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The Sorcerer's House by Gene Wolfe
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The Sorcerer's House (original 2010; edition 2010)

by Gene Wolfe

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3441748,133 (3.77)20
Member:chrisloganedwards
Title:The Sorcerer's House
Authors:Gene Wolfe
Info:Tor Books (2010), Edition: 1, Hardcover, 304 pages
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The Sorcerer's House by Gene Wolfe (2010)

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    Elfland by Freda Warrington (majkia)
    majkia: another interesting interpretation of the supernatural and how it might affect normal human beings.
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» See also 20 mentions

Showing 1-5 of 17 (next | show all)
This is an odd read - both because it's an epistolary novel, and because it's telling a very odd story. I strongly suspect it's a love it or hate it novel. I quite liked it! ( )
  hopeevey | May 19, 2018 |
I was very interested to read this book as Neil Gaiman had mentioned he was reading it. As I enjoy what Mr. Gaiman writes, I hoped I would enjoy something he was reading. Unfortunately, that was not the case.

The narrative was through letters between the characters describing what had happened and the views of those not involved directly. The twists and turns the storyline took upon itself didn't add false directions but rather seemed to make the story drag on longer than it needed to. ( )
  oraclejenn | Dec 15, 2015 |
Sraightforwardly readable for a Wolfe novel, but still has plenty of little tricks and ambiguities going on. I enjoyed it more than some of his other recent non-series novels. ( )
  ronhenry | Nov 17, 2015 |
In this epistolary novel, Baxter Dunn has just gotten out of jail and describes his activities to his brother. He decides to squat in a house, and then finds out that he now owns the house. The house keeps getting bigger the more he explores, and more and more strange things keep happening.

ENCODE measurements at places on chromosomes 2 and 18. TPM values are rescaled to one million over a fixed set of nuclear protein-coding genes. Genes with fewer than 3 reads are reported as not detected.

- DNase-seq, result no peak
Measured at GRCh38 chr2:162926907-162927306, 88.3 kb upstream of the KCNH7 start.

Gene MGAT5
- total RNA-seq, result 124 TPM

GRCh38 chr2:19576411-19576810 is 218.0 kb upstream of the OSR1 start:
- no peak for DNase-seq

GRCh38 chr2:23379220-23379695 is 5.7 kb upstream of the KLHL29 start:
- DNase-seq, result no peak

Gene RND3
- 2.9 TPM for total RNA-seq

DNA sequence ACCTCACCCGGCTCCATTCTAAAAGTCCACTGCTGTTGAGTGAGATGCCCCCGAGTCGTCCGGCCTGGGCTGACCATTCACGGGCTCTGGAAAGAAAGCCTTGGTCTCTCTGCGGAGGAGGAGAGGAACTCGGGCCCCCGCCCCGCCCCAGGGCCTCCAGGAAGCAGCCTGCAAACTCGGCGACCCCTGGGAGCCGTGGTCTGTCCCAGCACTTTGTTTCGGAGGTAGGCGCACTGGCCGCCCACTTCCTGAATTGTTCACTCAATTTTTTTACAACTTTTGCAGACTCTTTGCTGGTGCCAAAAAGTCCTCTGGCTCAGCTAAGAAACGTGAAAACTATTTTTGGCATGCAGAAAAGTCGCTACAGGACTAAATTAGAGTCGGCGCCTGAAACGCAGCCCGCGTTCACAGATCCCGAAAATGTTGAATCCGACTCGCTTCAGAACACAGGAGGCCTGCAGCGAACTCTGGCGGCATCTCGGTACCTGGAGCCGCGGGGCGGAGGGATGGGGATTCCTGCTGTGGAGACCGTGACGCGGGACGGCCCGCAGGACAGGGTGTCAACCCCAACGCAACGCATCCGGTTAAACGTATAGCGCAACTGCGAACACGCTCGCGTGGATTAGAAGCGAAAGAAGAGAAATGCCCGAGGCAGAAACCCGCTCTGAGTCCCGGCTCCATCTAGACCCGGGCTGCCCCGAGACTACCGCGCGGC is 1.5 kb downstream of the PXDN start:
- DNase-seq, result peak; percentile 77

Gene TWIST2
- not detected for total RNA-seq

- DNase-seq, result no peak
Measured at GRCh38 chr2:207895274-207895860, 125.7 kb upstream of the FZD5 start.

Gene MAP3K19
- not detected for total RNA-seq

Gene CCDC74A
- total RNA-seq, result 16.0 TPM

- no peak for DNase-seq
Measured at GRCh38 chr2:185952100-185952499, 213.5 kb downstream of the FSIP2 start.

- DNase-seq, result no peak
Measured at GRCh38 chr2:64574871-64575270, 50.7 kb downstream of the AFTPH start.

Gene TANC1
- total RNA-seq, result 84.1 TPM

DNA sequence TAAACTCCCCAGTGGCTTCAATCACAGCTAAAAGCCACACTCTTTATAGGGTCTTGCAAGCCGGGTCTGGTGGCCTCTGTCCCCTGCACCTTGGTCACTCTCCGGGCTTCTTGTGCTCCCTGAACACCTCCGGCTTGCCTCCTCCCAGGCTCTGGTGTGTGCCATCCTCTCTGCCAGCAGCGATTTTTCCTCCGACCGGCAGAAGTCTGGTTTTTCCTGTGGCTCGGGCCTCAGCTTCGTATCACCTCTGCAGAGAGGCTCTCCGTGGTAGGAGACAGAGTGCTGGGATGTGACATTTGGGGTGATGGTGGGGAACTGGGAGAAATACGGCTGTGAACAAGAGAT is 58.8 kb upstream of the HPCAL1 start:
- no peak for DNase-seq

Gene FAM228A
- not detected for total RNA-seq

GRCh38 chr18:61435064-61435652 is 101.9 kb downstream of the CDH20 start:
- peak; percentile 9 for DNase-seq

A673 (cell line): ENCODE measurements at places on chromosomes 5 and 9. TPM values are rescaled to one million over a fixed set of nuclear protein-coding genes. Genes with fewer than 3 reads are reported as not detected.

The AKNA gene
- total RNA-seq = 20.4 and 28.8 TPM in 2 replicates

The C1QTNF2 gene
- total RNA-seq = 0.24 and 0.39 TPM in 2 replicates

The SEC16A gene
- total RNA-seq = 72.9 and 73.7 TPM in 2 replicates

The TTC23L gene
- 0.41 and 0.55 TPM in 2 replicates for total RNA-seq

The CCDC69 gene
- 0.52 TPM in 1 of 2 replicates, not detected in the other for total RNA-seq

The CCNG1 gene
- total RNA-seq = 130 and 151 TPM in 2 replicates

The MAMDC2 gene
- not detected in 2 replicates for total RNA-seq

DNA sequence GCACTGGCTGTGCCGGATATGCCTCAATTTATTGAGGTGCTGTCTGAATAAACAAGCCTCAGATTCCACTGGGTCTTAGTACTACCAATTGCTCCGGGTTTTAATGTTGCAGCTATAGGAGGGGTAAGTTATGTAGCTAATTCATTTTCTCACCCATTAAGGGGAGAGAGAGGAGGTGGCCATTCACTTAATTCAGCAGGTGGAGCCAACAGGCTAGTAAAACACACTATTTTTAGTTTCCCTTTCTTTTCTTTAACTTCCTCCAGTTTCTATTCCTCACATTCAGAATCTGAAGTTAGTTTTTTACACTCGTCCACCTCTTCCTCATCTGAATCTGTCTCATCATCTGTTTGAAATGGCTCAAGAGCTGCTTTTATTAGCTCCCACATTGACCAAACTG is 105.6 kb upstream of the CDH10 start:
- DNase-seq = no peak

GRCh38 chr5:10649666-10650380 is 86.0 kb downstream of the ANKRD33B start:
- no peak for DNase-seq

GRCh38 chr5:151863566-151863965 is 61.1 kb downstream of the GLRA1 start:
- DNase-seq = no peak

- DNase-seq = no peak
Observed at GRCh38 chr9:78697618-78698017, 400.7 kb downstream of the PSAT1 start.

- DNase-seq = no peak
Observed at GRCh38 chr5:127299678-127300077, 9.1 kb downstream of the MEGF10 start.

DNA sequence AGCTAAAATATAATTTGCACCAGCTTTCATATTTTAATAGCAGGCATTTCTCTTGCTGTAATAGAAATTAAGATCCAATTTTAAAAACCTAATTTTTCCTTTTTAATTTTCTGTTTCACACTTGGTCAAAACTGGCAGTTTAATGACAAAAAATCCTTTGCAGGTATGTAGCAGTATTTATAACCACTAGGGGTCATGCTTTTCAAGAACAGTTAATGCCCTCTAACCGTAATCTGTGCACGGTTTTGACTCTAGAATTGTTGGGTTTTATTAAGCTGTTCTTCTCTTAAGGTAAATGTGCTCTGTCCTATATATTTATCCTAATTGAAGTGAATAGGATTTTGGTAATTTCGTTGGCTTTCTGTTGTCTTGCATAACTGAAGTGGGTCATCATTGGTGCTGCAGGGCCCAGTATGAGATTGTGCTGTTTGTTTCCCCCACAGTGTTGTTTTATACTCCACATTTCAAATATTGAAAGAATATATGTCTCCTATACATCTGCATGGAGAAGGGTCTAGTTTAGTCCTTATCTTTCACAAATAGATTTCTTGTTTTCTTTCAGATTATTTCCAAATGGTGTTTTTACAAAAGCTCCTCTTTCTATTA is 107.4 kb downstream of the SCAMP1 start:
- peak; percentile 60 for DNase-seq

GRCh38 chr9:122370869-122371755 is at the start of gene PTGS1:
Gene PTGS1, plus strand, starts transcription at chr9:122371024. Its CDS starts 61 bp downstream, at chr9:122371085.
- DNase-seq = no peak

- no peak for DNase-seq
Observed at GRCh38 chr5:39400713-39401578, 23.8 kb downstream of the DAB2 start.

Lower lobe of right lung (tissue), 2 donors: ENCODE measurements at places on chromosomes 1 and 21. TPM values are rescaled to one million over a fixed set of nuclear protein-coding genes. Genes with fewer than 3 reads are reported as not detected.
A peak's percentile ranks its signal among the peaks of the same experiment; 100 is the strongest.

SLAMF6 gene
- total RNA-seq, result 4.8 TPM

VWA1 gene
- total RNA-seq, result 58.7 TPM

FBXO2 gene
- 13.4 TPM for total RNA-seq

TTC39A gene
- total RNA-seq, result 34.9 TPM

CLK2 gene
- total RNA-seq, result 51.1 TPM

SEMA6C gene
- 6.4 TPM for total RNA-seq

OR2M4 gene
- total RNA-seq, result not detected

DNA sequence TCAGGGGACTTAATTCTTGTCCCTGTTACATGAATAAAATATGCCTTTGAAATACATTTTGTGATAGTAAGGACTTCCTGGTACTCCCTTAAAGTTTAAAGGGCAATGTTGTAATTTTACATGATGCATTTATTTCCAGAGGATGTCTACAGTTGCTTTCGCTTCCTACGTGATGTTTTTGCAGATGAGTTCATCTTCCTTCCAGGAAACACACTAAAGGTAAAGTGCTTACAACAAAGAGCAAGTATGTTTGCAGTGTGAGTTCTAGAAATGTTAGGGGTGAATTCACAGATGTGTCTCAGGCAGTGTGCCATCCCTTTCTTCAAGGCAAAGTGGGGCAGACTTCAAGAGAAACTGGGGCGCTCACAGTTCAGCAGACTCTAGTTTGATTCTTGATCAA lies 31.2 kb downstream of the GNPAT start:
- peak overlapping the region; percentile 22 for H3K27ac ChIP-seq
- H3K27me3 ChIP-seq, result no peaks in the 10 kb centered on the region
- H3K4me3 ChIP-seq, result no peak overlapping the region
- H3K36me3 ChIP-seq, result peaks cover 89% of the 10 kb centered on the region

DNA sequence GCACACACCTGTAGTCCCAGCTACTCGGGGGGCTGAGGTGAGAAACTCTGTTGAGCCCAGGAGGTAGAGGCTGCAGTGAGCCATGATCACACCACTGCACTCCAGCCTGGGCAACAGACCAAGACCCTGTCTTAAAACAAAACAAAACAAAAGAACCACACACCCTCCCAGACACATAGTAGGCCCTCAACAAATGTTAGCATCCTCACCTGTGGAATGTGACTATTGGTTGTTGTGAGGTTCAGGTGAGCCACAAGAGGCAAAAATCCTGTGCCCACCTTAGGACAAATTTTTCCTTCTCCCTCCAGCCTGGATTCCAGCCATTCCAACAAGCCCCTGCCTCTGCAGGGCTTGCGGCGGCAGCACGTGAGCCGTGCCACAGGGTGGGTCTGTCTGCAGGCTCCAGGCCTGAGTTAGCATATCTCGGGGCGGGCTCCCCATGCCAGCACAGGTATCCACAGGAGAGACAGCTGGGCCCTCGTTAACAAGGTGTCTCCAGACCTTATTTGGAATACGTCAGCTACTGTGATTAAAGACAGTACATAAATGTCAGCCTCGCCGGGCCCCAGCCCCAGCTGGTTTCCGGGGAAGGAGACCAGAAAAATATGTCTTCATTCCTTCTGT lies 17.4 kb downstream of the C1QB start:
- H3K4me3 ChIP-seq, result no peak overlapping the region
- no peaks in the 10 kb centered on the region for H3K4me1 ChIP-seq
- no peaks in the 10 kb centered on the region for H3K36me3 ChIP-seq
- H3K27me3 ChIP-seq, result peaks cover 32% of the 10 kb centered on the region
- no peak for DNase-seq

Baxter's unquestioning acceptance of all of this drove me utterly batty. He just describes crazy things happening, like suddenly finding out that a stranger has left a house to him, or waking up in the middle of the night to find a sexy naked woman in his bed, or finding a dismembered leg on his porch... He expresses hardly any surprise, never questions his own sanity (even though he knows his brother will think he's crazy), never seems to fear for his life - he just describes all of these events as if they were mundane and normal.

Don't even get me started on the female characters. They are all totally flat and all totally adore Bax for no apparent reason as soon as they meet him.

But what really makes the book disappointing is that there doesn't seem to be any point. There's no "moral of the story," no interesting philosophical dilemma. There were lots of opportunities for unreliable narrator themes, but these were left unexplored. It's just a bunch of stuff that happened, and that's all.

From reading other reviews, it seems like I missed something really profound here, and maybe I took everything way too literally. But I can't find a metaphorical/allegorical reading that lends any further dimensions or interest to this book. ( )
  Gwendydd | Dec 23, 2014 |
I picked this up to read a couple of chapters, and ended up staying up to finish it. It's deceptively simple to read, to just race through: epistolary novel, check; unreliable narrator, check; creepy twins and doors to Faerie, check. It's Gene Wolfe, though, so you can bet it's not as simple as that, and reading other reviews -- particularly Neil Gaiman's, to whom the book is dedicated -- showed me I missed a few tricks. Which is fine: I like books with rereadability, even if I'm not really inclined to reread this one in particular. If you can craft a book so it reveals more of itself over time, that's good going, in my books.